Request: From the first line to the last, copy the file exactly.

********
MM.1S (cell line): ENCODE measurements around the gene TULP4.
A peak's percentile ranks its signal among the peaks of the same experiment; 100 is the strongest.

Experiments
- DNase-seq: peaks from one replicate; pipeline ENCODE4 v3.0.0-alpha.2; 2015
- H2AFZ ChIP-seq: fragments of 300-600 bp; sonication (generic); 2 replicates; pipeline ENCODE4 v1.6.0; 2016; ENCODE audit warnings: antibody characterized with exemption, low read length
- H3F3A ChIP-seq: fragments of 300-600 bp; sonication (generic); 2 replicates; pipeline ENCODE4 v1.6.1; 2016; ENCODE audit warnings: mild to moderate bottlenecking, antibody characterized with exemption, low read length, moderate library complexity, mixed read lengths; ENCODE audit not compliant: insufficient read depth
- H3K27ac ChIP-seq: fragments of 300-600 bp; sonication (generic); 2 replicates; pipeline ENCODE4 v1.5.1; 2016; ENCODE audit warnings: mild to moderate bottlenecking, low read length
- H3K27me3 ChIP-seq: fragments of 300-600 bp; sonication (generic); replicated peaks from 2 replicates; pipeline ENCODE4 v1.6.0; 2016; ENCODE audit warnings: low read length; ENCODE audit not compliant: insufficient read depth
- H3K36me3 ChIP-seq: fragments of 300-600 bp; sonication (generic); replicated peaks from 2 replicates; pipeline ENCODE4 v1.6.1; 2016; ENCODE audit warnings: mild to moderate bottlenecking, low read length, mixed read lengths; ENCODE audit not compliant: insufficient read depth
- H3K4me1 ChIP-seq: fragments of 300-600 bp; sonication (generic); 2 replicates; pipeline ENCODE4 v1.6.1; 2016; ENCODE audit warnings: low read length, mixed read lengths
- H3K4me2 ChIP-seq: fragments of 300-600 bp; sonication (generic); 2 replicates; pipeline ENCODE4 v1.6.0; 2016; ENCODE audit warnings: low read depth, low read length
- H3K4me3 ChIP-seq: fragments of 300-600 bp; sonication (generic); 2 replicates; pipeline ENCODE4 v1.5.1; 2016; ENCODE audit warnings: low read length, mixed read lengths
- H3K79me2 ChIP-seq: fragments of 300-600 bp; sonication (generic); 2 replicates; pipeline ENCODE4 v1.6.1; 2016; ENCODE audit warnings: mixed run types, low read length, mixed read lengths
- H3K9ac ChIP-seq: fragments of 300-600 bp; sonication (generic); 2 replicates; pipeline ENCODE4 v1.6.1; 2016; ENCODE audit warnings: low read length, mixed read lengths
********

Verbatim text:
MM.1S (cell line): ENCODE measurements around the gene TULP4.
A peak's percentile ranks its signal among the peaks of the same experiment; 100 is the strongest.

Experiments
- DNase-seq: peaks from one replicate; pipeline ENCODE4 v3.0.0-alpha.2; 2015
- H2AFZ ChIP-seq: fragments of 300-600 bp; sonication (generic); 2 replicates; pipeline ENCODE4 v1.6.0; 2016; ENCODE audit warnings: antibody characterized with exemption, low read length
- H3F3A ChIP-seq: fragments of 300-600 bp; sonication (generic); 2 replicates; pipeline ENCODE4 v1.6.1; 2016; ENCODE audit warnings: mild to moderate bottlenecking, antibody characterized with exemption, low read length, moderate library complexity, mixed read lengths; ENCODE audit not compliant: insufficient read depth
- H3K27ac ChIP-seq: fragments of 300-600 bp; sonication (generic); 2 replicates; pipeline ENCODE4 v1.5.1; 2016; ENCODE audit warnings: mild to moderate bottlenecking, low read length
- H3K27me3 ChIP-seq: fragments of 300-600 bp; sonication (generic); replicated peaks from 2 replicates; pipeline ENCODE4 v1.6.0; 2016; ENCODE audit warnings: low read length; ENCODE audit not compliant: insufficient read depth
- H3K36me3 ChIP-seq: fragments of 300-600 bp; sonication (generic); replicated peaks from 2 replicates; pipeline ENCODE4 v1.6.1; 2016; ENCODE audit warnings: mild to moderate bottlenecking, low read length, mixed read lengths; ENCODE audit not compliant: insufficient read depth
- H3K4me1 ChIP-seq: fragments of 300-600 bp; sonication (generic); 2 replicates; pipeline ENCODE4 v1.6.1; 2016; ENCODE audit warnings: low read length, mixed read lengths
- H3K4me2 ChIP-seq: fragments of 300-600 bp; sonication (generic); 2 replicates; pipeline ENCODE4 v1.6.0; 2016; ENCODE audit warnings: low read depth, low read length
- H3K4me3 ChIP-seq: fragments of 300-600 bp; sonication (generic); 2 replicates; pipeline ENCODE4 v1.5.1; 2016; ENCODE audit warnings: low read length, mixed read lengths
- H3K79me2 ChIP-seq: fragments of 300-600 bp; sonication (generic); 2 replicates; pipeline ENCODE4 v1.6.1; 2016; ENCODE audit warnings: mixed run types, low read length, mixed read lengths
- H3K9ac ChIP-seq: fragments of 300-600 bp; sonication (generic); 2 replicates; pipeline ENCODE4 v1.6.1; 2016; ENCODE audit warnings: low read length, mixed read lengths